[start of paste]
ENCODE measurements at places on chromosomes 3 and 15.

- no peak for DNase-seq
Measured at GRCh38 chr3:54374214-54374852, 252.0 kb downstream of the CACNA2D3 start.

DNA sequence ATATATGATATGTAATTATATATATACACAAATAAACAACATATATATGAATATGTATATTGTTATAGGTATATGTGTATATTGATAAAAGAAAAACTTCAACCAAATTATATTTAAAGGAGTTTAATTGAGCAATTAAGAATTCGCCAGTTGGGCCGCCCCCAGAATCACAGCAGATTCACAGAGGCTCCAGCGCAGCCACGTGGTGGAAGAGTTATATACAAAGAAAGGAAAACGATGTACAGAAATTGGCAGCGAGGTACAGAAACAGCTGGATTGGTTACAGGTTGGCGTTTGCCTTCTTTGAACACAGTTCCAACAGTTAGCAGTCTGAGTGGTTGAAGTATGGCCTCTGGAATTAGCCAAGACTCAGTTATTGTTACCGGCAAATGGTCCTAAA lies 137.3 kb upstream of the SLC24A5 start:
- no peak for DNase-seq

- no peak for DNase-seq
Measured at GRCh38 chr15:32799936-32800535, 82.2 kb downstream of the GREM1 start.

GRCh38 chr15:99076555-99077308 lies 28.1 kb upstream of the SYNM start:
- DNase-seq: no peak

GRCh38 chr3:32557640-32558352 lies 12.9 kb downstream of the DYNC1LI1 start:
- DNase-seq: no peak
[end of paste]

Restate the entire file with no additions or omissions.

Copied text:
ENCODE measurements at places on chromosomes 3 and 15.

- no peak for DNase-seq
Measured at GRCh38 chr3:54374214-54374852, 252.0 kb downstream of the CACNA2D3 start.

DNA sequence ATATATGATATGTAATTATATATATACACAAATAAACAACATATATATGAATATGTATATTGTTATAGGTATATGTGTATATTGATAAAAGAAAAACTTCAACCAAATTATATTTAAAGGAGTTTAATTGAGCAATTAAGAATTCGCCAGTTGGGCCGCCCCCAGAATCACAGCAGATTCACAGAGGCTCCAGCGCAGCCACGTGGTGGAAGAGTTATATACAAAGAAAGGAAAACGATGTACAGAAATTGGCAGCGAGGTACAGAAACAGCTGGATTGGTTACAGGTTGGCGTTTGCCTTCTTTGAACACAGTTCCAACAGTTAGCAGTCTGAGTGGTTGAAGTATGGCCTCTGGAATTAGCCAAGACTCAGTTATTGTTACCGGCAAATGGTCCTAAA lies 137.3 kb upstream of the SLC24A5 start:
- no peak for DNase-seq

- no peak for DNase-seq
Measured at GRCh38 chr15:32799936-32800535, 82.2 kb downstream of the GREM1 start.

GRCh38 chr15:99076555-99077308 lies 28.1 kb upstream of the SYNM start:
- DNase-seq: no peak

GRCh38 chr3:32557640-32558352 lies 12.9 kb downstream of the DYNC1LI1 start:
- DNase-seq: no peak